The Virgins is your second novel. What was different about the experience? What did your first book, The Understory, prepare you for in terms of writing a second novel? What didn’t it prepare you for?
In many ways writing The Virgins was easier than writing The Understory. After the latter was accepted for publication, I completely overhauled it, start to finish. My editor wanted some changes, and once I started to make them, I felt the whole thing needed to be taken apart and re-conceived. It was a long and sometimes uncertain process. The Virgins proceeded more straightforwardly. I had confidence that I could do this thing called completing a novel, because I had done it once before. However, the novel was originally longer by a third; it had a second part that took place 25 years later. My agent—she was my prospective agent at that point—thought it didn’t work, and we dropped it.
By the way, the writing of that last third of the book had taken twice as long (two-and-a-half years) as the writing of the first two-thirds. In retrospect I think it took longer because I wasn’t sure of my idea. I didn’t have a strong focus to pull everything together. Not that taking more time necessarily means a bad outcome when writing. But in this case, in retrospect, it was the symptom of a problem.
You’d think I’d be in great shape for novel number three. If number two was easier than number one, number three should be easier than number two, right? Wrong. I had a long period of trial and error with this one before I figured out (I think! I hope!) how the story needed to be told and what fell within its purview.
You were an editor at Glamour. What did magazine editing teach you about novel writing?
Glamour taught me to get to the point and to be clear. When I was hired, at age 25, the editors I reported to were very open to me doing some (unpaid, on my own time) writing for the magazine. There were various columns and items you could put yourself forward for. I remember getting back something I’d submitted with the phrase “Throat clearing!” scrawled next to the first paragraph by the editor-in-chief. She was totally right. None of my college professors had broken me of my default let’s-back-into-the subject approach. They tended to be focused on other things in my writing than clarity and concision. Unfortunately.
Of course any kind of editing work gives you practice in spotting slackness and imprecision. But the writing I did for Glamour taught me more than the editing, which was 95 percent of my job. It’s always easier to see infelicities in other people’s writing than in your own.
Which books or authors did you read as a kid that made you want to be a writer?
I loved the Oz books as a kid and remember being in my school library in first grade and deciding that I too wanted to write a series of books. But I was a very serious little kid and I determined that I was only going to write books for grownups (even though I didn’t yet read books for grownups), not children. Johnny Tremain, which I read in fifth grade, was tremendously exciting to me—this idea that you could drop a fictional character into real history. I imitated it with a long narrative about a slave girl who escapes to the North before the Civil War. It got published because my mom sent it around and a small press took it. A little later, I got kind of lost, writing-wise. Maybe I was distracted by becoming a teenager, but I would start things and I couldn’t finish them anymore. Then, at 15, I read The World According to Garp and it was like being shot out of a cannon. I couldn’t believe a novel could sound like that, behave like that—could be so irreverent and energetic and up-to-the-moment. I started writing again, very imitatively. Then, at 17, came Proust. Another “wow, novels can be like that?” experience. Now I loved the slow, speculating, analytical narrator. I loved the intellectualism. Probably Proust had a very bad effect on my own writing efforts, as did, later, George Eliot and Edith Wharton and Henry James. I’m not magisterial. I wanted to be, for a long time, but, um, no.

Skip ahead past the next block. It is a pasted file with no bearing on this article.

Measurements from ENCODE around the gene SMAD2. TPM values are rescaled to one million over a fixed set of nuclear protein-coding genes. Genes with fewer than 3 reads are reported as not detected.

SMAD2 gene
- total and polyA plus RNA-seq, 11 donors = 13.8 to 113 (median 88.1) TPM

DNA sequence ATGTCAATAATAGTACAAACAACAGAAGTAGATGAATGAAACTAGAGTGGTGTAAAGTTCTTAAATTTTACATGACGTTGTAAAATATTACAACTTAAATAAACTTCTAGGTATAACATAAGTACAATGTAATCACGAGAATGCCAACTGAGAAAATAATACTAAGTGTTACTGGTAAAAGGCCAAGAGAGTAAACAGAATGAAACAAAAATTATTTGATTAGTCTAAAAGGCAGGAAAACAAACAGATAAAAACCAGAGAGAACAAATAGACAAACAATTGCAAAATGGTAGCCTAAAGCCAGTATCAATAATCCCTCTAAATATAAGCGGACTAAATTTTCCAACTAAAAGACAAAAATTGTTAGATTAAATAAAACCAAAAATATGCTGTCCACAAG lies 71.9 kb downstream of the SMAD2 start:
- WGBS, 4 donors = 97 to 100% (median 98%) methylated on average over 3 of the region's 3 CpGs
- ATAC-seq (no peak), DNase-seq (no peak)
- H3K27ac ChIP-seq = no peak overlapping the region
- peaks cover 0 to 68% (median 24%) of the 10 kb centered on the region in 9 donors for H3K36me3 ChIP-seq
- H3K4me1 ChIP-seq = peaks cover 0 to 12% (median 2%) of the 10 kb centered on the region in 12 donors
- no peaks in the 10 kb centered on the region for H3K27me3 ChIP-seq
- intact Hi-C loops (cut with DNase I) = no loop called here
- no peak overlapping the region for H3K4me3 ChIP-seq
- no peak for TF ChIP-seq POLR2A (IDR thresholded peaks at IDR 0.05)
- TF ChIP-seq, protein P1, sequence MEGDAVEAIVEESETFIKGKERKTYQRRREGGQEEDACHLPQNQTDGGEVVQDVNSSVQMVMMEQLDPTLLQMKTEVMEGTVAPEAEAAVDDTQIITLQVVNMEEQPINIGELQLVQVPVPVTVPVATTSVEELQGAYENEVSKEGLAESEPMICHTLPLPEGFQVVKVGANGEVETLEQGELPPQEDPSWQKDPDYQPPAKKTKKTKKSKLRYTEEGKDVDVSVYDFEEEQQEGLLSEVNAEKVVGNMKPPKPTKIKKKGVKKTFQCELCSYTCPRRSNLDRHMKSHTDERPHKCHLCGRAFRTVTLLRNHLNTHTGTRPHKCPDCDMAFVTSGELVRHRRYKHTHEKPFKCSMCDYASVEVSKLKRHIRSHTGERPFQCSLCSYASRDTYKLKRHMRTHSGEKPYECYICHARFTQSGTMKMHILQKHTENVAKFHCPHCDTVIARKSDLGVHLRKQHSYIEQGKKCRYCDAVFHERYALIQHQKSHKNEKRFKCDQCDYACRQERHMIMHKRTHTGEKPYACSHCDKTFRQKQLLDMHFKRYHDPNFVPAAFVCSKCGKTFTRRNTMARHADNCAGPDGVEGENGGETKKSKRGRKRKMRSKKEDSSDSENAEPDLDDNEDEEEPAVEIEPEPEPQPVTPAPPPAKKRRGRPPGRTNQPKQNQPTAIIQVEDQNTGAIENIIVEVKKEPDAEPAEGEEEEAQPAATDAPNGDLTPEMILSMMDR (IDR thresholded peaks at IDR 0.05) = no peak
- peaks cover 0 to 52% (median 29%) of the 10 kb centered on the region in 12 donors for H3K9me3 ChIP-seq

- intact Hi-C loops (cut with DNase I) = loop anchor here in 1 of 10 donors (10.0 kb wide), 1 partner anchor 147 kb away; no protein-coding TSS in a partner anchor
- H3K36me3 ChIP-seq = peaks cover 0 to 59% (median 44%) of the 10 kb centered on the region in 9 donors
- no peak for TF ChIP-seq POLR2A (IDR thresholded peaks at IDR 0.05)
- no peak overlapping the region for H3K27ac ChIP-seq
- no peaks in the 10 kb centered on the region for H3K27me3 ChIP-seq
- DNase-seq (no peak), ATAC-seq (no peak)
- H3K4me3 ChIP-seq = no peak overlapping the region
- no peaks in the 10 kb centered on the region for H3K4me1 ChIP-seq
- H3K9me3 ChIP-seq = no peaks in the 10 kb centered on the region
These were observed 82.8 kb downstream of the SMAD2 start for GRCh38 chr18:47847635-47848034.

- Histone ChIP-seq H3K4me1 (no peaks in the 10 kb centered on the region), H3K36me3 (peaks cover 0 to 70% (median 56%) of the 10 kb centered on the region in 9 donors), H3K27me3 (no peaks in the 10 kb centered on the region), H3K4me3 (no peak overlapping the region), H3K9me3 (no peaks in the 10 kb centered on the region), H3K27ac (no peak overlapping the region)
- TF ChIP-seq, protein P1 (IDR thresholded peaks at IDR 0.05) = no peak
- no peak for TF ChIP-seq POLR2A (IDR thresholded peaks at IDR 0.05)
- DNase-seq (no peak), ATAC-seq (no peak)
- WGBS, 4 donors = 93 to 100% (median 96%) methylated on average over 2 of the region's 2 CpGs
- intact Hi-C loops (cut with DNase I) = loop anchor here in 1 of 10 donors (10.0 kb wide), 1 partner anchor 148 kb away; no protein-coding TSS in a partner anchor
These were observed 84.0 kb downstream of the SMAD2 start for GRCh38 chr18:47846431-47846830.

Who are your biggest influences now?
I’m influenced by just about every single book I read. Everything gives me one idea or another about what I’m working on—what elements I might try to copy. So I’ll just talk about what I’m reading right now. I’m in the middle of the second volume of Karl Ove Knuasgaard’s My Struggle. Incredibly stimulating. I love it. I was at the Brooklyn Book Festival a few weeks ago and there was a panel on contemporary writers who are intentionally blurring the distinction between fiction and autobiography, who are very interested in unpacking the moment-to-moment experiences of one mind. Like Proust, but less clearly fictionalized. Besides, Knausgaard, there’s Ben Lerner, Teju Cole, and Sheila Heti. I’m fascinated by these writers. Sometimes I love what they do and sometimes they aggravate me. Mostly I’m into it. I don’t think I’d ever try to write like them, but anything that fascinates one can’t help but influence one somehow.
I’m also reading and rereading Virginia Woolf, primarily Mrs. Dalloway and To the Lighthouse, for the novel I’m working on now.
If you want to learn more about Pamela Erens, check out her website.